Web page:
Or, at least, that’s my look at it. (man, can I ramble)

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I run Torchbearer completely on the fly, using random tables to generate items of interest. Perilous Wilds has also been very useful in this respect more recently. The players in my game decide where to go on a big, open hexmap, and I fill in the details as we go, randomly generating the terrain and major points of interest. In town, they can get a bunch of quests (which I come up with easily enough like I might in Mouse Guard), or they can just go exploring an empty hex and see what they find.

The thing to keep in mind is that some sessions will become about how they haul around a giant tapestry and deal with being angry or exhausted the whole time. The game leans heavily on the survival aspect, I think moreso than the idea that you always have to be delving into dungeons. If the players go into a dungeon, I try to make no more than a few specific areas.

I’ve run TB since its release, and I think it’s a game that maybe some have to kinda play with a little to find their groove. The game always just sort of clicked for me, but differently than I think how most people will play it. I’ve tried running Skogenby and other pre-written stuff, but it went too slow for me and I didn’t enjoy it. I run the game more like how it sounds you run Dungeon World. But I ran Mouse Guard on the fly as well and loved it.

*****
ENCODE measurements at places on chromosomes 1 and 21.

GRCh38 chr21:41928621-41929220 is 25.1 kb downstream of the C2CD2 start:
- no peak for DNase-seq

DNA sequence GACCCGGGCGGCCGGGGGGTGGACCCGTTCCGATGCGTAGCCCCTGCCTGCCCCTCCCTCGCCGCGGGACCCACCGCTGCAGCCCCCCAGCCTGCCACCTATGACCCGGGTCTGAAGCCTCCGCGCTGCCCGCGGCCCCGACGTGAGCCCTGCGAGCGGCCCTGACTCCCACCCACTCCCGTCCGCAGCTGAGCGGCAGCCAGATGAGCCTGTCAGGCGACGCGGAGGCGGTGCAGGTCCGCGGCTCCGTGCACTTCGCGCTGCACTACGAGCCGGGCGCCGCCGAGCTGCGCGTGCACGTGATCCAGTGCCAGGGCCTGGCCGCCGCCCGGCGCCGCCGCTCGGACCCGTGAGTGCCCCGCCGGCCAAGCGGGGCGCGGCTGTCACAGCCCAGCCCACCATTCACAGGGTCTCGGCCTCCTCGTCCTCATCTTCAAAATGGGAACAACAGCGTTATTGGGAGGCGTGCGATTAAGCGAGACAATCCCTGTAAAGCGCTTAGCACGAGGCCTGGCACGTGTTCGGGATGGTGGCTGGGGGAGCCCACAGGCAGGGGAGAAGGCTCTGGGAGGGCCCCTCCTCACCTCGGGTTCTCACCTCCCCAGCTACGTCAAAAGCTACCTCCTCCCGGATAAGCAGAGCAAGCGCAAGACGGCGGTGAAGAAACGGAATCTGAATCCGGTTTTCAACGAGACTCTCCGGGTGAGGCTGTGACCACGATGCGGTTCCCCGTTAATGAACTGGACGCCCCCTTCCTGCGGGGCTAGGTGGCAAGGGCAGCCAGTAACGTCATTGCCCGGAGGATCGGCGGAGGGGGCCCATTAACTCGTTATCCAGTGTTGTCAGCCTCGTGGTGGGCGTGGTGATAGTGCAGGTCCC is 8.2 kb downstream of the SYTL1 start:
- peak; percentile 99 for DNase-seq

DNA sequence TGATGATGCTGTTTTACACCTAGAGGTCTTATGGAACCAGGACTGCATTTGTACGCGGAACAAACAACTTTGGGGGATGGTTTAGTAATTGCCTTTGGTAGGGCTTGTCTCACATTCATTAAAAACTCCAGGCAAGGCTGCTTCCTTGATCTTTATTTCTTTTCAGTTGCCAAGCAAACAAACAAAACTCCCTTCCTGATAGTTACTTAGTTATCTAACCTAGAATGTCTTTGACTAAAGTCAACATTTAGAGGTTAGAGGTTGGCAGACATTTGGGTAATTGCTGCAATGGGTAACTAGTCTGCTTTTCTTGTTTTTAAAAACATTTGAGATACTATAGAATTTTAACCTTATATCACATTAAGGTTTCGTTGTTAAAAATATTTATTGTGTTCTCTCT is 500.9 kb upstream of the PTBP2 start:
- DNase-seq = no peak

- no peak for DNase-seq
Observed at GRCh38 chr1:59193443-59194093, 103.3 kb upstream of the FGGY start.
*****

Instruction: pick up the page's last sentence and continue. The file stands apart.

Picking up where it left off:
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Think of the encounter site as replacing the mission from Mouse Guard, and you’ll be OK.

Money is the engine that drives a Torchbearer campaign. If you establish the currency cycle early, and make sure to keep fresh new swag at the top of their purchasing power, you can go far. A sufficiently cash-hungry party is basically the same as a Mouse Guard mission-based campaign – just the rumor of treasure will give them the same sense of purpose as Gwendolyn’s orders impart to a guardmouse.

That’s not to say you should starve them for cash, though. On the contrary, big scores should be common, but come with big risks! Ideally, at the end of the adventure your party will have every condition checked (except dead and fresh, of course) and every slot filled with loot. Really pile on the treasure! Inventory will keep it balanced. You just need to beat them up enough for them to need to spend it all. High risk, high reward. You don’t need to be stingy, you need to be cruel.

The other thing to remember is that you don’t need to keep the plot moving all the time. Sometimes it’s the right thing to take a step back and let them deal with the survival and exploration priorities that the game presents. It’s a fine balance, though. Often, new GMs will get drunk on this and let the game run on autopilot. You want to let them fret over hunting and camp and food, but try not to let a whole session go by without some sort of goal- or belief-based progress. If things start to drag, cut them a break moving the story forward, but try to make it look like an accident.